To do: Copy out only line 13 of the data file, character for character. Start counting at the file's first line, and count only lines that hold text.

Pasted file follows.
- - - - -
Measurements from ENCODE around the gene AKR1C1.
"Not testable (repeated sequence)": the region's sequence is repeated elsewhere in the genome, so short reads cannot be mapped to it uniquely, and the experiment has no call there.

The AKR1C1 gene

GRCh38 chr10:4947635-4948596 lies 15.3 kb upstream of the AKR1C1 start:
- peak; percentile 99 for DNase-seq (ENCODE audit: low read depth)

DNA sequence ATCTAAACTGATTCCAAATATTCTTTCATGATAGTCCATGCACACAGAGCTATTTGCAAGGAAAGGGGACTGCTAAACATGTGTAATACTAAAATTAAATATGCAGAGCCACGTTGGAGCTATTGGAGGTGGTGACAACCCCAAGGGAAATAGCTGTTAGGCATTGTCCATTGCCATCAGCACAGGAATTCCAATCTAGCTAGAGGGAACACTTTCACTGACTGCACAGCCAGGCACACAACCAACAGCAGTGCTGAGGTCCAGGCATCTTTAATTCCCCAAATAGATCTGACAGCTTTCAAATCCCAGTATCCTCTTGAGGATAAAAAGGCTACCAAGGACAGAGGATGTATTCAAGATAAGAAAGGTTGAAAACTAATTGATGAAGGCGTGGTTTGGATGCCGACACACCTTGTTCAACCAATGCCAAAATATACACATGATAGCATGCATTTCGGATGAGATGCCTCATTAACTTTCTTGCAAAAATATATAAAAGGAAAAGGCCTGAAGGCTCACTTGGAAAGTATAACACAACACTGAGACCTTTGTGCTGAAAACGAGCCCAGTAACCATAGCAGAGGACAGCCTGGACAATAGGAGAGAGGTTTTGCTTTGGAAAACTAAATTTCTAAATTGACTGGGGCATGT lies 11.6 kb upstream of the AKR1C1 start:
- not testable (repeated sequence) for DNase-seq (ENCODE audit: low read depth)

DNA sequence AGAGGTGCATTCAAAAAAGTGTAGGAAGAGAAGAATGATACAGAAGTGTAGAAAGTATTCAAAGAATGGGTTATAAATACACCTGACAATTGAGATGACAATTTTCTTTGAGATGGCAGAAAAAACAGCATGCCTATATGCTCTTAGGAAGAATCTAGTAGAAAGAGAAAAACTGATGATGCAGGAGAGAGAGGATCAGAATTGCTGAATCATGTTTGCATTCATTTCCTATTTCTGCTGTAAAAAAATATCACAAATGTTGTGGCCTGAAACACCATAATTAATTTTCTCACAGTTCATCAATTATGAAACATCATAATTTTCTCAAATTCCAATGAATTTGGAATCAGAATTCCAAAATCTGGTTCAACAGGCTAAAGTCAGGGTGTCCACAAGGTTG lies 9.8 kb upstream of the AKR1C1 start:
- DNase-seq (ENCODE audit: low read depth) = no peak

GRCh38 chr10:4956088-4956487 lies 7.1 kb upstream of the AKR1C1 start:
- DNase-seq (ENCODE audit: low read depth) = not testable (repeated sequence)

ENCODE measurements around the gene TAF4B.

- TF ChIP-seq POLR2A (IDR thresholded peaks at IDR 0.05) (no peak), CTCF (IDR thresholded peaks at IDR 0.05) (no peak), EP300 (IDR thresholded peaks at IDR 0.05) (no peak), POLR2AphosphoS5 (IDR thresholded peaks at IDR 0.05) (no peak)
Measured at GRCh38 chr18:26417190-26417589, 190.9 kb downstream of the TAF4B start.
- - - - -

- TF ChIP-seq POLR2A (IDR thresholded peaks at IDR 0.05) (no peak), CTCF (IDR thresholded peaks at IDR 0.05) (no peak), EP300 (IDR thresholded peaks at IDR 0.05) (no peak), POLR2AphosphoS5 (IDR thresholded peaks at IDR 0.05) (no peak)